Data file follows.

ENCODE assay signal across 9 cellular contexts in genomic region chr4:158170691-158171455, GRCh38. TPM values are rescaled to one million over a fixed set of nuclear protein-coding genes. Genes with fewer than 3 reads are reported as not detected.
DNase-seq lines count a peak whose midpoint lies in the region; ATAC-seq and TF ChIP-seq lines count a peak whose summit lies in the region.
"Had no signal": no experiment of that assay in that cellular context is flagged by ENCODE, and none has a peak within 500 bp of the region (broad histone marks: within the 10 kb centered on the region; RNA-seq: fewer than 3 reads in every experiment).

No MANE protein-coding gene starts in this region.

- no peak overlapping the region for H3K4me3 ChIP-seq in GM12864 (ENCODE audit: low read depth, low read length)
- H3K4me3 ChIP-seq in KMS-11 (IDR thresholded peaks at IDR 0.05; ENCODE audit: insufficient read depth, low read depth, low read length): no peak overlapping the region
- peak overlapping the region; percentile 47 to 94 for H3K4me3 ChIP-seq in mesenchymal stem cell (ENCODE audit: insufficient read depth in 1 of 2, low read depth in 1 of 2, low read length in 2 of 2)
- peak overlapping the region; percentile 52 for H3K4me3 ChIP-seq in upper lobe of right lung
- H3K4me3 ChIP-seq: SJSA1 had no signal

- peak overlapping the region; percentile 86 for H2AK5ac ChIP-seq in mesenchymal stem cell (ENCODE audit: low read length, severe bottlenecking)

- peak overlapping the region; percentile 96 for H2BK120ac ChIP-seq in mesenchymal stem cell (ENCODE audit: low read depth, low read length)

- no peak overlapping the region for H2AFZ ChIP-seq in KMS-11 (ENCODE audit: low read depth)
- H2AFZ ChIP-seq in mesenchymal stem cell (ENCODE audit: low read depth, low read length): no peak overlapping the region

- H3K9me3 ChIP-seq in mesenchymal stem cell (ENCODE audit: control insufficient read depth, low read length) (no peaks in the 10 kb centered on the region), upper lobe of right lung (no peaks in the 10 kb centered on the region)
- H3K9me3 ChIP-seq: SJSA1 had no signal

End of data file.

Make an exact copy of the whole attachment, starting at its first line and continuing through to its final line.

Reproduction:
ENCODE assay signal across 9 cellular contexts in genomic region chr4:158170691-158171455, GRCh38. TPM values are rescaled to one million over a fixed set of nuclear protein-coding genes. Genes with fewer than 3 reads are reported as not detected.
DNase-seq lines count a peak whose midpoint lies in the region; ATAC-seq and TF ChIP-seq lines count a peak whose summit lies in the region.
"Had no signal": no experiment of that assay in that cellular context is flagged by ENCODE, and none has a peak within 500 bp of the region (broad histone marks: within the 10 kb centered on the region; RNA-seq: fewer than 3 reads in every experiment).

No MANE protein-coding gene starts in this region.

- no peak overlapping the region for H3K4me3 ChIP-seq in GM12864 (ENCODE audit: low read depth, low read length)
- H3K4me3 ChIP-seq in KMS-11 (IDR thresholded peaks at IDR 0.05; ENCODE audit: insufficient read depth, low read depth, low read length): no peak overlapping the region
- peak overlapping the region; percentile 47 to 94 for H3K4me3 ChIP-seq in mesenchymal stem cell (ENCODE audit: insufficient read depth in 1 of 2, low read depth in 1 of 2, low read length in 2 of 2)
- peak overlapping the region; percentile 52 for H3K4me3 ChIP-seq in upper lobe of right lung
- H3K4me3 ChIP-seq: SJSA1 had no signal

- peak overlapping the region; percentile 86 for H2AK5ac ChIP-seq in mesenchymal stem cell (ENCODE audit: low read length, severe bottlenecking)

- peak overlapping the region; percentile 96 for H2BK120ac ChIP-seq in mesenchymal stem cell (ENCODE audit: low read depth, low read length)

- no peak overlapping the region for H2AFZ ChIP-seq in KMS-11 (ENCODE audit: low read depth)
- H2AFZ ChIP-seq in mesenchymal stem cell (ENCODE audit: low read depth, low read length): no peak overlapping the region

- H3K9me3 ChIP-seq in mesenchymal stem cell (ENCODE audit: control insufficient read depth, low read length) (no peaks in the 10 kb centered on the region), upper lobe of right lung (no peaks in the 10 kb centered on the region)
- H3K9me3 ChIP-seq: SJSA1 had no signal